>The August 2010 SST data through the NOAA NOMADS website won’t be official for at least another week. Refer to the schedule on the NOAA Optimum Interpolation Sea Surface Temperature Analysis Frequently Asked Questions webpage. The following are the preliminary Global and NINO3.4 SST anomalies for August 2010 presented by the NOMADS website. I’ve also included the weekly data through August 25, 2010, but I’ve shortened the span of the weekly data, starting it in January 2004, so that the wiggles are visible.
Also included at the end of the post are a comparison of the evolution of the 2010/11 La Niña to past La Niña events and a comparison of 1998 and 2010 global SST anomalies.
PRELIMINARY MONTHLY DATA
Based on the preliminary data, monthly NINO3.4 SST anomalies are continuing to drop, and the drop has them well into La Niña territory.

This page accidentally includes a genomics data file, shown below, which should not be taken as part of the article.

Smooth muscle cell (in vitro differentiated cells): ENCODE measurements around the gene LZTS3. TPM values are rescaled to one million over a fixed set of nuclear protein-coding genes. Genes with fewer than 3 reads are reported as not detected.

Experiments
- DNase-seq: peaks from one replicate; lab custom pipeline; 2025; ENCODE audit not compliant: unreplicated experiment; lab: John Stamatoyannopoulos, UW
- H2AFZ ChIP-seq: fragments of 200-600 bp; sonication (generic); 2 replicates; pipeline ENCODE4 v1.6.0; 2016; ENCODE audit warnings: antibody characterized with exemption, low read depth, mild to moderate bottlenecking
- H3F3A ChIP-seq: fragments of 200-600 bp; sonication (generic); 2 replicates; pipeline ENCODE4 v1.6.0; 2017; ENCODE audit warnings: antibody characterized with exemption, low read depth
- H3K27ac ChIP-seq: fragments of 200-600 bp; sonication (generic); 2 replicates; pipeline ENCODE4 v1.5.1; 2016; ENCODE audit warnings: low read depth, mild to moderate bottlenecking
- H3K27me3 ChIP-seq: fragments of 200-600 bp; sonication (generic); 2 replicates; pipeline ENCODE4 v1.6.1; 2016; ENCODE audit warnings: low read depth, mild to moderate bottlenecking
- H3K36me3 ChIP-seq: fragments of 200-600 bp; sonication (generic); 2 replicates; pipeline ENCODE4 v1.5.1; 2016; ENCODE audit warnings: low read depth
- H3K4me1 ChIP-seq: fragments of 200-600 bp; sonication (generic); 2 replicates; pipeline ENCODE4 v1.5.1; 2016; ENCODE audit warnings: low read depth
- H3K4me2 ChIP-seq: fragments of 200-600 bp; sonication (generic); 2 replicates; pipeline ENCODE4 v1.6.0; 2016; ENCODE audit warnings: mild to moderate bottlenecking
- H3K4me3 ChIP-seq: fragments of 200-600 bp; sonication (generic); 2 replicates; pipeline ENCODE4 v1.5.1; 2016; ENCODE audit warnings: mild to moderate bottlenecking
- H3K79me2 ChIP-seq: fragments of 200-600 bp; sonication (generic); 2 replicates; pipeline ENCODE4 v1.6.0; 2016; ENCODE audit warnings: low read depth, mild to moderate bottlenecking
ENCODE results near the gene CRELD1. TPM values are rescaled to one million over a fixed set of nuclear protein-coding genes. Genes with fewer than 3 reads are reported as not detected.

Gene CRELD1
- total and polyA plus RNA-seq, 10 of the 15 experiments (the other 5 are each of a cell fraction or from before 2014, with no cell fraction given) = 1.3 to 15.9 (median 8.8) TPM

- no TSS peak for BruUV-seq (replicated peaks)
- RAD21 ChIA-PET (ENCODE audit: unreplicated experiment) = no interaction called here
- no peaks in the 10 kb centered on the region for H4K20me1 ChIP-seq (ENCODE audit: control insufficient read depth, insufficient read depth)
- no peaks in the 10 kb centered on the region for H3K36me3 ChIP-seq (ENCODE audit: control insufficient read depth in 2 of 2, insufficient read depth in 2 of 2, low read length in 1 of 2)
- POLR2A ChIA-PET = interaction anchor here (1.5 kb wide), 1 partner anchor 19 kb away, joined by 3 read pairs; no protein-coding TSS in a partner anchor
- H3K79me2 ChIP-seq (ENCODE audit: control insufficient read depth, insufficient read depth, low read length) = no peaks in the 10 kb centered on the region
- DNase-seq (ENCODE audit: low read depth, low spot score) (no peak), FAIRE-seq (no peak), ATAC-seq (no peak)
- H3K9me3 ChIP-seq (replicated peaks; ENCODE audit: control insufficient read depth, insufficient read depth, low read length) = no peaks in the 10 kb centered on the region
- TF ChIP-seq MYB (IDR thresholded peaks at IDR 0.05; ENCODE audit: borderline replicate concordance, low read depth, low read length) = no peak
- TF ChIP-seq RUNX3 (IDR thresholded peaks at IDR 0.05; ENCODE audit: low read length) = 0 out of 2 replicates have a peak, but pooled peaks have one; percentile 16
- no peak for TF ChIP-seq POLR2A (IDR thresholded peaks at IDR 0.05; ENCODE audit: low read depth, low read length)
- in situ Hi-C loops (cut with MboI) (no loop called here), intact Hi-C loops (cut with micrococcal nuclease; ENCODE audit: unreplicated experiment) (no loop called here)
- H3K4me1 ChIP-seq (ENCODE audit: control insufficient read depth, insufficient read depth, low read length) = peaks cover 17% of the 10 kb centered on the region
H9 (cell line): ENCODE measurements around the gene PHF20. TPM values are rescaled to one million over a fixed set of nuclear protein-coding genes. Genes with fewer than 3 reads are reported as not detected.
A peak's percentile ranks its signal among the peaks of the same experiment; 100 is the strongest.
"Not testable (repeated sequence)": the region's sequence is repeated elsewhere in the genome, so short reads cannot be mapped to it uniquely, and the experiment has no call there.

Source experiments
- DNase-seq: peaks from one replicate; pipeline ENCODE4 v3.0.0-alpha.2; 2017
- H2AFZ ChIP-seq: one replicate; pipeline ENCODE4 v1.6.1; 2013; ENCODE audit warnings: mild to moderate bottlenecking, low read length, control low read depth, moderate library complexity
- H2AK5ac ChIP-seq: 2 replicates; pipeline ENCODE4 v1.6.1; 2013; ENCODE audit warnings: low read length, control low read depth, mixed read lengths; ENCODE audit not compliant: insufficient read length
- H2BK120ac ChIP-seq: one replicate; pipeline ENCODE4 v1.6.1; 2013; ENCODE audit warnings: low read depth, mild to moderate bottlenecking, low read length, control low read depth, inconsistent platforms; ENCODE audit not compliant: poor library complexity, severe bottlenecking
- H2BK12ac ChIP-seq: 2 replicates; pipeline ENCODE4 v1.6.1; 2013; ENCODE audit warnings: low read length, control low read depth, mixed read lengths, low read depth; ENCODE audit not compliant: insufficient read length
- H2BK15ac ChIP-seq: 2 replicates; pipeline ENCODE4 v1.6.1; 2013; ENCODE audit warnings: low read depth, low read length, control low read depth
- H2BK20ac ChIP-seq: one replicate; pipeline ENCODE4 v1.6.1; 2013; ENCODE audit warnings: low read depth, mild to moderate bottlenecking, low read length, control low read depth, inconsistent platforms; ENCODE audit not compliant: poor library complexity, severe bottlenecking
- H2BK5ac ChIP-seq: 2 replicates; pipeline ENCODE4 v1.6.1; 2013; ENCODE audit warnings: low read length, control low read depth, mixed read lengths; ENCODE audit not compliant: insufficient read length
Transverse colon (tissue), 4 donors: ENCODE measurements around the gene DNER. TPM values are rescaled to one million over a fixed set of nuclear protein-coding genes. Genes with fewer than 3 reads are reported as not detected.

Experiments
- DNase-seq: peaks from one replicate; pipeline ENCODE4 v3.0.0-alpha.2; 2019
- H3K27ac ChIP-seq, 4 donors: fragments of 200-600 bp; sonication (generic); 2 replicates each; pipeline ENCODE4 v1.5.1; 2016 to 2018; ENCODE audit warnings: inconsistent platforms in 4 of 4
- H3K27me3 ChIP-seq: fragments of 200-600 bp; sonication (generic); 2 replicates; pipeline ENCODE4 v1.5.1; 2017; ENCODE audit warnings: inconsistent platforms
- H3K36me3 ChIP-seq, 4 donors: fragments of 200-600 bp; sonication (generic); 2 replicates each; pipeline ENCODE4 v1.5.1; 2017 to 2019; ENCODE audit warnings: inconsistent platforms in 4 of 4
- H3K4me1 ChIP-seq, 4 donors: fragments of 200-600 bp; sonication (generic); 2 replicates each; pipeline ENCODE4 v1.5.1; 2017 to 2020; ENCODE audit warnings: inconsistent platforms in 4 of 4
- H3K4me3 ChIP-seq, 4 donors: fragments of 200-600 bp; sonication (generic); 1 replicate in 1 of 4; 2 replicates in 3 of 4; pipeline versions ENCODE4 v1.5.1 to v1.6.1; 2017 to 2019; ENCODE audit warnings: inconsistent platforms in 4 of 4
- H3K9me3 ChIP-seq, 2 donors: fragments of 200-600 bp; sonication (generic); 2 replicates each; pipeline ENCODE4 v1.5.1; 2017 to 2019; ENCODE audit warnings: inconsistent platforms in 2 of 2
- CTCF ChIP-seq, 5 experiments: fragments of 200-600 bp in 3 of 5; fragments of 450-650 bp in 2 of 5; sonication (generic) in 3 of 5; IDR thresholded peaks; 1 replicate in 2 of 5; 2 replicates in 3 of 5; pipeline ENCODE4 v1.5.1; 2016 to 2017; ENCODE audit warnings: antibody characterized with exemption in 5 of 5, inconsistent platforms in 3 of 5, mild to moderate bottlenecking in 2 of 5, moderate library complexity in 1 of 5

Monthly NINO3.4 SST Anomalies
Monthly Global SST anomalies, according to the preliminary data, are stalled, changing only -0.01 deg C this month. This can happen after El Niño events. Refer to the comparison of 1998 and 2010 Global SST anomalies that follows.
Monthly Global SST Anomalies
The weekly NINO3.4 SST anomaly data have dropped significantly over the past week. They are now below -1.5 deg C.
Weekly NINO3.4 SST Anomalies
Weekly Global SST Anomalies are still flat. There are some minor wiggles, but the Global SST anomalies are still lagging the drop in NINO3.4 SST anomalies.
Weekly Global SST Anomalies
COMPARISON OF LA NIÑA EVOLUTIONS
As of the week centered on August 25, 2010, the 2010 NINO3.4 SST anomalies have not yet dropped below the low levels of the 1988/89 La Niña.
La Niña Evolution Comparison
COMPARISON OF 2010 GLOBAL SST ANOMALIES TO 1998
The following comparison graph shows that 2010 SST anomalies are not above 1998 levels. The weekly global SST anomalies are noisy, so I’ve also shown them smoothed with a 5-week running-average filter.
1998 And 2010 Global SST Anomaly Comparison
SST anomaly data is available through the NOAA NOMADS website: